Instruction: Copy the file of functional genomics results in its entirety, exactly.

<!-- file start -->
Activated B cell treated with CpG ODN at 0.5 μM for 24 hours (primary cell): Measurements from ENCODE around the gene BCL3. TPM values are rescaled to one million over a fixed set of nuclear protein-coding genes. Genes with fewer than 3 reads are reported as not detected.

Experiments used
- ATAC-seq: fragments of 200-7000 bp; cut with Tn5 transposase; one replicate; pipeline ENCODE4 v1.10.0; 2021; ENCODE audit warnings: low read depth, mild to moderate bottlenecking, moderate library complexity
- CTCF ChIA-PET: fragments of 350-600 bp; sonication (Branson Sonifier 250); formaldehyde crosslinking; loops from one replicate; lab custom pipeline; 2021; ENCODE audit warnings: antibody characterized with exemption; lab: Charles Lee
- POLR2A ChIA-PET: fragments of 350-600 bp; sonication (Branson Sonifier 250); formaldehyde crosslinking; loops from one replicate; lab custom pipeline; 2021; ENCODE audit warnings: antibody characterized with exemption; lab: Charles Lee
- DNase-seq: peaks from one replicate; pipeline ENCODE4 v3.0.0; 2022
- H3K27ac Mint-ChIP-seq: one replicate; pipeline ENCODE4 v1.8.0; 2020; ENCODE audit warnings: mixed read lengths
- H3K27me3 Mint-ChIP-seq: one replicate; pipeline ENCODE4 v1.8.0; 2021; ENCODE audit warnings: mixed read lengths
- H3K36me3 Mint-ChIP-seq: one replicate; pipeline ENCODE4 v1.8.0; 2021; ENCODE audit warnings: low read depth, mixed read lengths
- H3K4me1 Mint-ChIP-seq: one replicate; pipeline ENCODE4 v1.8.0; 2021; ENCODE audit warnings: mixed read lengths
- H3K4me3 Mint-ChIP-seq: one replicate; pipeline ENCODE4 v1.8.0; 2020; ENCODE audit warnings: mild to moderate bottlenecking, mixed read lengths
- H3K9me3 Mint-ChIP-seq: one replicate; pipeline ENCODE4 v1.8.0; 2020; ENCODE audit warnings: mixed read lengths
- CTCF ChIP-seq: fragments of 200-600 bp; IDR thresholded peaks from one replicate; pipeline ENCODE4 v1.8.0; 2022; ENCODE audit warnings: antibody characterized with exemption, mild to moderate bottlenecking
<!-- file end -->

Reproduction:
Activated B cell treated with CpG ODN at 0.5 μM for 24 hours (primary cell): Measurements from ENCODE around the gene BCL3. TPM values are rescaled to one million over a fixed set of nuclear protein-coding genes. Genes with fewer than 3 reads are reported as not detected.

Experiments used
- ATAC-seq: fragments of 200-7000 bp; cut with Tn5 transposase; one replicate; pipeline ENCODE4 v1.10.0; 2021; ENCODE audit warnings: low read depth, mild to moderate bottlenecking, moderate library complexity
- CTCF ChIA-PET: fragments of 350-600 bp; sonication (Branson Sonifier 250); formaldehyde crosslinking; loops from one replicate; lab custom pipeline; 2021; ENCODE audit warnings: antibody characterized with exemption; lab: Charles Lee
- POLR2A ChIA-PET: fragments of 350-600 bp; sonication (Branson Sonifier 250); formaldehyde crosslinking; loops from one replicate; lab custom pipeline; 2021; ENCODE audit warnings: antibody characterized with exemption; lab: Charles Lee
- DNase-seq: peaks from one replicate; pipeline ENCODE4 v3.0.0; 2022
- H3K27ac Mint-ChIP-seq: one replicate; pipeline ENCODE4 v1.8.0; 2020; ENCODE audit warnings: mixed read lengths
- H3K27me3 Mint-ChIP-seq: one replicate; pipeline ENCODE4 v1.8.0; 2021; ENCODE audit warnings: mixed read lengths
- H3K36me3 Mint-ChIP-seq: one replicate; pipeline ENCODE4 v1.8.0; 2021; ENCODE audit warnings: low read depth, mixed read lengths
- H3K4me1 Mint-ChIP-seq: one replicate; pipeline ENCODE4 v1.8.0; 2021; ENCODE audit warnings: mixed read lengths
- H3K4me3 Mint-ChIP-seq: one replicate; pipeline ENCODE4 v1.8.0; 2020; ENCODE audit warnings: mild to moderate bottlenecking, mixed read lengths
- H3K9me3 Mint-ChIP-seq: one replicate; pipeline ENCODE4 v1.8.0; 2020; ENCODE audit warnings: mixed read lengths
- CTCF ChIP-seq: fragments of 200-600 bp; IDR thresholded peaks from one replicate; pipeline ENCODE4 v1.8.0; 2022; ENCODE audit warnings: antibody characterized with exemption, mild to moderate bottlenecking